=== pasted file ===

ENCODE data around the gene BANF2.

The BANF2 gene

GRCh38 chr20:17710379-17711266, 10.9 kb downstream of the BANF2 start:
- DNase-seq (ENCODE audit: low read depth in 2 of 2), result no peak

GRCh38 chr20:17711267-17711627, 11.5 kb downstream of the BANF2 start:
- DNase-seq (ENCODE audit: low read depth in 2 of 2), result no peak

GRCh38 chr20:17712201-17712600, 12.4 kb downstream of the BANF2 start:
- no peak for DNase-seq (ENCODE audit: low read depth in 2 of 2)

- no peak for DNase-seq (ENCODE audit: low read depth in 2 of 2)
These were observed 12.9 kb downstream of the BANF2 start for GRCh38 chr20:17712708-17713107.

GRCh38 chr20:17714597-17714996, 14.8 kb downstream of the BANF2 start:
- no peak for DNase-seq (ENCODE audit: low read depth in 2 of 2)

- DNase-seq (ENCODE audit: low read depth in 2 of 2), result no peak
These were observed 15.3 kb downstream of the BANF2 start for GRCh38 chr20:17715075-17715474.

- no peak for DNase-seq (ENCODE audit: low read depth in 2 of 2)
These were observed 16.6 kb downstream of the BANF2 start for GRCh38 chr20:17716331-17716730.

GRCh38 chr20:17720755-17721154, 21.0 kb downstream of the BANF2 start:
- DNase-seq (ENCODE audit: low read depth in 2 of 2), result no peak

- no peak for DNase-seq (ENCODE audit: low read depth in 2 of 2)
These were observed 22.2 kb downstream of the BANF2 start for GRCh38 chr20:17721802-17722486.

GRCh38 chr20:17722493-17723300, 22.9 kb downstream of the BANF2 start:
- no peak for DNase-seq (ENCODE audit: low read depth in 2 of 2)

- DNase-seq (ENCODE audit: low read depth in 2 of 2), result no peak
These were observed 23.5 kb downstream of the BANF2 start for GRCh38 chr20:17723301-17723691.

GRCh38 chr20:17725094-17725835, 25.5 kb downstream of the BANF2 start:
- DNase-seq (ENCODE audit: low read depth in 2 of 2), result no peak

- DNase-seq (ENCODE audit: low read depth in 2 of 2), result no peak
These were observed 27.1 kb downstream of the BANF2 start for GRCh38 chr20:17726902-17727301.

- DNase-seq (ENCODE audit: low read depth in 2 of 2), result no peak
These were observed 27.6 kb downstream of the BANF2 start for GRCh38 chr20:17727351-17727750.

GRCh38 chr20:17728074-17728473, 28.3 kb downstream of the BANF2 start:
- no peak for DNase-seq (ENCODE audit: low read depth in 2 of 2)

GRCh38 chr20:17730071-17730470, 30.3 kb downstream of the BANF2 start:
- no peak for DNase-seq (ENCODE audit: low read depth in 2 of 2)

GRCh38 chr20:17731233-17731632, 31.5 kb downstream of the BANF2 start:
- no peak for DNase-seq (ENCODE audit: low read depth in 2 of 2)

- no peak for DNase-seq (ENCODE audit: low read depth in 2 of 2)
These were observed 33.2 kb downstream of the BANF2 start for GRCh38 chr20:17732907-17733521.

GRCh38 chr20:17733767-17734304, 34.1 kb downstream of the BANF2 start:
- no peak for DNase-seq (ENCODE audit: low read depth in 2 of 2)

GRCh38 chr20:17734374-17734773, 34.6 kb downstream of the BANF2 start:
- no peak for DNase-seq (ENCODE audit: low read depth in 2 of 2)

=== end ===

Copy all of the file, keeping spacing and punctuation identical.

ENCODE data around the gene BANF2.

The BANF2 gene

GRCh38 chr20:17710379-17711266, 10.9 kb downstream of the BANF2 start:
- DNase-seq (ENCODE audit: low read depth in 2 of 2), result no peak

GRCh38 chr20:17711267-17711627, 11.5 kb downstream of the BANF2 start:
- DNase-seq (ENCODE audit: low read depth in 2 of 2), result no peak

GRCh38 chr20:17712201-17712600, 12.4 kb downstream of the BANF2 start:
- no peak for DNase-seq (ENCODE audit: low read depth in 2 of 2)

- no peak for DNase-seq (ENCODE audit: low read depth in 2 of 2)
These were observed 12.9 kb downstream of the BANF2 start for GRCh38 chr20:17712708-17713107.

GRCh38 chr20:17714597-17714996, 14.8 kb downstream of the BANF2 start:
- no peak for DNase-seq (ENCODE audit: low read depth in 2 of 2)

- DNase-seq (ENCODE audit: low read depth in 2 of 2), result no peak
These were observed 15.3 kb downstream of the BANF2 start for GRCh38 chr20:17715075-17715474.

- no peak for DNase-seq (ENCODE audit: low read depth in 2 of 2)
These were observed 16.6 kb downstream of the BANF2 start for GRCh38 chr20:17716331-17716730.

GRCh38 chr20:17720755-17721154, 21.0 kb downstream of the BANF2 start:
- DNase-seq (ENCODE audit: low read depth in 2 of 2), result no peak

- no peak for DNase-seq (ENCODE audit: low read depth in 2 of 2)
These were observed 22.2 kb downstream of the BANF2 start for GRCh38 chr20:17721802-17722486.

GRCh38 chr20:17722493-17723300, 22.9 kb downstream of the BANF2 start:
- no peak for DNase-seq (ENCODE audit: low read depth in 2 of 2)

- DNase-seq (ENCODE audit: low read depth in 2 of 2), result no peak
These were observed 23.5 kb downstream of the BANF2 start for GRCh38 chr20:17723301-17723691.

GRCh38 chr20:17725094-17725835, 25.5 kb downstream of the BANF2 start:
- DNase-seq (ENCODE audit: low read depth in 2 of 2), result no peak

- DNase-seq (ENCODE audit: low read depth in 2 of 2), result no peak
These were observed 27.1 kb downstream of the BANF2 start for GRCh38 chr20:17726902-17727301.

- DNase-seq (ENCODE audit: low read depth in 2 of 2), result no peak
These were observed 27.6 kb downstream of the BANF2 start for GRCh38 chr20:17727351-17727750.

GRCh38 chr20:17728074-17728473, 28.3 kb downstream of the BANF2 start:
- no peak for DNase-seq (ENCODE audit: low read depth in 2 of 2)

GRCh38 chr20:17730071-17730470, 30.3 kb downstream of the BANF2 start:
- no peak for DNase-seq (ENCODE audit: low read depth in 2 of 2)

GRCh38 chr20:17731233-17731632, 31.5 kb downstream of the BANF2 start:
- no peak for DNase-seq (ENCODE audit: low read depth in 2 of 2)

- no peak for DNase-seq (ENCODE audit: low read depth in 2 of 2)
These were observed 33.2 kb downstream of the BANF2 start for GRCh38 chr20:17732907-17733521.

GRCh38 chr20:17733767-17734304, 34.1 kb downstream of the BANF2 start:
- no peak for DNase-seq (ENCODE audit: low read depth in 2 of 2)

GRCh38 chr20:17734374-17734773, 34.6 kb downstream of the BANF2 start:
- no peak for DNase-seq (ENCODE audit: low read depth in 2 of 2)